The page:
Worldwide, around 300 million people are living with viral hepatitis without even knowing that they are infected with the Hepatitis virus. With a person dying every 30 seconds from a hepatitis related illness – the time to spread awareness and take action is now. The theme for World Hepatitis Day this year is ‘Hepatitis can’t wait’. It will highlight the need to step up the fight against viral hepatitis and the significance of screening and care for those who truly require it. The most common types of viral hepatitis are hepatitis A, hepatitis B and hepatitis C.

What is Hepatitis?

Your liver – the largest organ in your body – aids in the digestion, energy storage, and toxin removal of your food. However, hepatitis, a viral illness, can impair these vital processes and endanger your health. Some hepatitis infections are acute or only last a short time. Others may be chronic or long-lasting and result in liver failure, cancer, or even death. Therefore, it is important to understand how hepatitis is spread, detected, and treated as well as how to prevent infections. Here is everything you need to know about hepatitis:

Hepatitis A

Hepatitis A is mainly transmitted through ingestion of contaminated food or water or through contact with an infectious person. Maintain high levels of personal hygiene to stay protected. Hepatitis A is usually spread through:

  • Household contact with an infected person
  • Sexual contact with an infected person
  • Consumption of contaminated food or water
  • Touching contaminated surfaces

Healthy people with a good immunity recover from hepatitis A without specific treatment after a few weeks.

Hepatitis B

Unlike hepatitis A, hepatitis B can be a chronic infection for some people. It may also lead to liver cirrhosis and liver cancer if left untreated. Hepatitis B is usually spread through:

  • Mother to child during childbirth
  • Sex with an infected partner
  • Sharing needles or syringes
  • Sharing personal items with a patient

When an individual’s immune system is capable of fighting the virus, acute hepatitis B typically doesn’t require treatment. While there is no cure for chronic hepatitis B drugs taken orally or intravenously can decrease the disease’s progression or stop further liver problems.

Hepatitis C

Hepatitis C spreads mostly through the use of shared needles and syringes through the blood of an infected individual. Nearly 75 to 85 percent of those who have hepatitis C go on to develop a chronic infection, which can lead to serious health issues or even death. Hepatitis C is usually spread through:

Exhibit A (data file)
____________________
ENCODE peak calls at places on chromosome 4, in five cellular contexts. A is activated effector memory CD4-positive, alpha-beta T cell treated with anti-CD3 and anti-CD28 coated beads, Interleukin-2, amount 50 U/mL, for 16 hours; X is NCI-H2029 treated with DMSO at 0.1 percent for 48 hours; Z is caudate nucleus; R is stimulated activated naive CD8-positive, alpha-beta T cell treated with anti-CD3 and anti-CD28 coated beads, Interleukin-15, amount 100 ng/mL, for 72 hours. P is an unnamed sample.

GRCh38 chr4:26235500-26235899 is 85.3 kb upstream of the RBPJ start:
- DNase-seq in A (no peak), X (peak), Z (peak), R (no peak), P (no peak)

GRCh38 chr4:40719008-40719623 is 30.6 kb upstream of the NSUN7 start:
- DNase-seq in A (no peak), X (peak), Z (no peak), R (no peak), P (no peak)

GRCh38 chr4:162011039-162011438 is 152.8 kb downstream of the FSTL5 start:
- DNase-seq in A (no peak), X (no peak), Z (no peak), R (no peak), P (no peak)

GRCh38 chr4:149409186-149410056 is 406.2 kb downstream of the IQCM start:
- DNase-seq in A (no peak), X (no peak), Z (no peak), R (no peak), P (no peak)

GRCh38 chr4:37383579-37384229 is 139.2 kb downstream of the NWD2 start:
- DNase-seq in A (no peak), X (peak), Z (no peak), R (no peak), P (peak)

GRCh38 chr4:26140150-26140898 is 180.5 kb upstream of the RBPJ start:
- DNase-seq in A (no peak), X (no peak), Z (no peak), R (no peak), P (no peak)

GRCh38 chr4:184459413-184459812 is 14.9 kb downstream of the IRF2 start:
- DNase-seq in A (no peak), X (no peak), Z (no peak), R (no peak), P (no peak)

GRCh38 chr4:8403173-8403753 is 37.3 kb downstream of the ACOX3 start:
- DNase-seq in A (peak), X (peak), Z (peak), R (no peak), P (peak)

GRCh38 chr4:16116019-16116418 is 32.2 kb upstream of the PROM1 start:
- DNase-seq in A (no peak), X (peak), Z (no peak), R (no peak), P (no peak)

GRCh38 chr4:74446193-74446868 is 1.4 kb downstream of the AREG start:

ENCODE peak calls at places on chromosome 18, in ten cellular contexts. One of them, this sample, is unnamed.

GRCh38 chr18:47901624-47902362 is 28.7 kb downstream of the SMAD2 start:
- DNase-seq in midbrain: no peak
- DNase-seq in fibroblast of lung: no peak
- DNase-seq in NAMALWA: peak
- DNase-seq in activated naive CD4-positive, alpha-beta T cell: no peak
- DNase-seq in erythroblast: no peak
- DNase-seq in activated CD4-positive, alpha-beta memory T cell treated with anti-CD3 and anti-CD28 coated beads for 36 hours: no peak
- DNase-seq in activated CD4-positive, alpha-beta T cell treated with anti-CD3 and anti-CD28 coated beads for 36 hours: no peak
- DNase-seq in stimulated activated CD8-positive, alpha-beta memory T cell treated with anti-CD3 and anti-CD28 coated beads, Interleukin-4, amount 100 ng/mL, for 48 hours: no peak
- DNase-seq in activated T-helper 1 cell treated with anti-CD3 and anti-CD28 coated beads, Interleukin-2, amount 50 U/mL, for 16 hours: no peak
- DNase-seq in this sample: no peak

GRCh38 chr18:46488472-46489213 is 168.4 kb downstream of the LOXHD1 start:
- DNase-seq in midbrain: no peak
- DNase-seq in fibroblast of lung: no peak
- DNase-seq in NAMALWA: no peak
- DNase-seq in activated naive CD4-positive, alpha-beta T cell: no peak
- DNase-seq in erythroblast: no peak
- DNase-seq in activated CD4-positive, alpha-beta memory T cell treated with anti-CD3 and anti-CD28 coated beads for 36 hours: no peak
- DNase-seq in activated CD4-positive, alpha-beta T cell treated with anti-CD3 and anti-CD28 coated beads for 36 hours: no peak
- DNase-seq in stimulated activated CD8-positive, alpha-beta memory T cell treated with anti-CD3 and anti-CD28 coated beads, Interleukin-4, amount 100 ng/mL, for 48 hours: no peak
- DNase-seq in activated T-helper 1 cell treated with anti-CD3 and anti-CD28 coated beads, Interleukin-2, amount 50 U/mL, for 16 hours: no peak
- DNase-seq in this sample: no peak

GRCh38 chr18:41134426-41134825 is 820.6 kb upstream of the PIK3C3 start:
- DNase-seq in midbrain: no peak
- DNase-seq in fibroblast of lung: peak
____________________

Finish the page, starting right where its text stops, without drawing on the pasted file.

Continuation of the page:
• Sharing intravenous drugs
  • Sharing tattoo or piecing tools
  • Unsafe blood transfusions
  • Unprotected sex
  • Pregnancy and birth

If hepatitis C has caused liver damage, you must seek specialist care for further treatment like surgery, transplant, etc.

Hepatitis D

This condition is rarely seen and affects only those infected with hepatitis B. Hepatitis D is spread through contact with infected blood or other fluids, the same ways as hepatitis B. Hepatitis D can be acute or chronic and if left untreated may lead to cirrhosis, liver failure and liver cancer.

Hepatitis E

This is spread through water supplies contaminated by an infected person’s stool. Most instances of hepatitis E are acute, and patients tend to get better without treatment after a few weeks. However in rare cases, hepatitis E can become chronic for people with a low immunity.

Preventive measures against Hepatitis

As with many diseases, stopping the spread of hepatitis begins with good hygiene habits. Other preventive measures include: 

  • Vaccinate against Hepatitis B
  • Avoid sharing of needles or syringes
  • Drink boiled water
  • Eat healthy foods
  • Practice safe sex
  • Don’t share personal items

Treatment at Kokilaben Dhirubhai Ambani Hospital

Have you been experiencing common hepatitis symptoms that include fever, jaundice, loss of appetite, nausea, abdominal pain, dark urine or light-colored stools? Get your liver checked by our hepatologists. Experts at our Department of Hepato Pancreato Biliary are trained to diagnose, manage and treat all forms of hepatitis with the best possible outcomes. For further information, please visit the below website link:

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